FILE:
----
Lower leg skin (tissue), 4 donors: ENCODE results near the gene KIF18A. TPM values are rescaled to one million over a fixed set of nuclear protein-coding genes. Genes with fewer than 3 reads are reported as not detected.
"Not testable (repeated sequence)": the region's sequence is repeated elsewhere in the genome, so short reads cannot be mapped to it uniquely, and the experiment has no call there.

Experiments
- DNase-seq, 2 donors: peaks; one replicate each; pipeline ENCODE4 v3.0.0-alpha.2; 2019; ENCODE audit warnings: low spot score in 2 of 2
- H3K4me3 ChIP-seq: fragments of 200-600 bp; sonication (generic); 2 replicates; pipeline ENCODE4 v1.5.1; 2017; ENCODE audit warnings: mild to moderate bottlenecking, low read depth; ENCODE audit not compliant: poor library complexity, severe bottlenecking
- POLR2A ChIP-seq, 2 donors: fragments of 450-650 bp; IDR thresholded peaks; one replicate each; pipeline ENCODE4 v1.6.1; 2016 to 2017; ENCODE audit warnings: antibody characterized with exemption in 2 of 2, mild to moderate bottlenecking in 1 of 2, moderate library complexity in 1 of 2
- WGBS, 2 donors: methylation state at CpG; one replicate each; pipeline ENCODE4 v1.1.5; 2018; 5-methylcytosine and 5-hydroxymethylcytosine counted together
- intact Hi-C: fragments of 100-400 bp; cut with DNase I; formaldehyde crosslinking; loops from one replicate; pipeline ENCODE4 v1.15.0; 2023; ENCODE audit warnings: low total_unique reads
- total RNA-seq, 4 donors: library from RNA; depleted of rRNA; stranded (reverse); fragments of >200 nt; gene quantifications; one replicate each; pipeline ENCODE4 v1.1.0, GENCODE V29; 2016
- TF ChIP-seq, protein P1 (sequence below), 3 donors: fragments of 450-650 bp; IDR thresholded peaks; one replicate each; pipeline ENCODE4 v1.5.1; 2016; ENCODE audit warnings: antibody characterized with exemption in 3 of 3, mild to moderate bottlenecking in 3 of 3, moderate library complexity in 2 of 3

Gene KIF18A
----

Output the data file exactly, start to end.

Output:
Lower leg skin (tissue), 4 donors: ENCODE results near the gene KIF18A. TPM values are rescaled to one million over a fixed set of nuclear protein-coding genes. Genes with fewer than 3 reads are reported as not detected.
"Not testable (repeated sequence)": the region's sequence is repeated elsewhere in the genome, so short reads cannot be mapped to it uniquely, and the experiment has no call there.

Experiments
- DNase-seq, 2 donors: peaks; one replicate each; pipeline ENCODE4 v3.0.0-alpha.2; 2019; ENCODE audit warnings: low spot score in 2 of 2
- H3K4me3 ChIP-seq: fragments of 200-600 bp; sonication (generic); 2 replicates; pipeline ENCODE4 v1.5.1; 2017; ENCODE audit warnings: mild to moderate bottlenecking, low read depth; ENCODE audit not compliant: poor library complexity, severe bottlenecking
- POLR2A ChIP-seq, 2 donors: fragments of 450-650 bp; IDR thresholded peaks; one replicate each; pipeline ENCODE4 v1.6.1; 2016 to 2017; ENCODE audit warnings: antibody characterized with exemption in 2 of 2, mild to moderate bottlenecking in 1 of 2, moderate library complexity in 1 of 2
- WGBS, 2 donors: methylation state at CpG; one replicate each; pipeline ENCODE4 v1.1.5; 2018; 5-methylcytosine and 5-hydroxymethylcytosine counted together
- intact Hi-C: fragments of 100-400 bp; cut with DNase I; formaldehyde crosslinking; loops from one replicate; pipeline ENCODE4 v1.15.0; 2023; ENCODE audit warnings: low total_unique reads
- total RNA-seq, 4 donors: library from RNA; depleted of rRNA; stranded (reverse); fragments of >200 nt; gene quantifications; one replicate each; pipeline ENCODE4 v1.1.0, GENCODE V29; 2016
- TF ChIP-seq, protein P1 (sequence below), 3 donors: fragments of 450-650 bp; IDR thresholded peaks; one replicate each; pipeline ENCODE4 v1.5.1; 2016; ENCODE audit warnings: antibody characterized with exemption in 3 of 3, mild to moderate bottlenecking in 3 of 3, moderate library complexity in 2 of 3

Gene KIF18A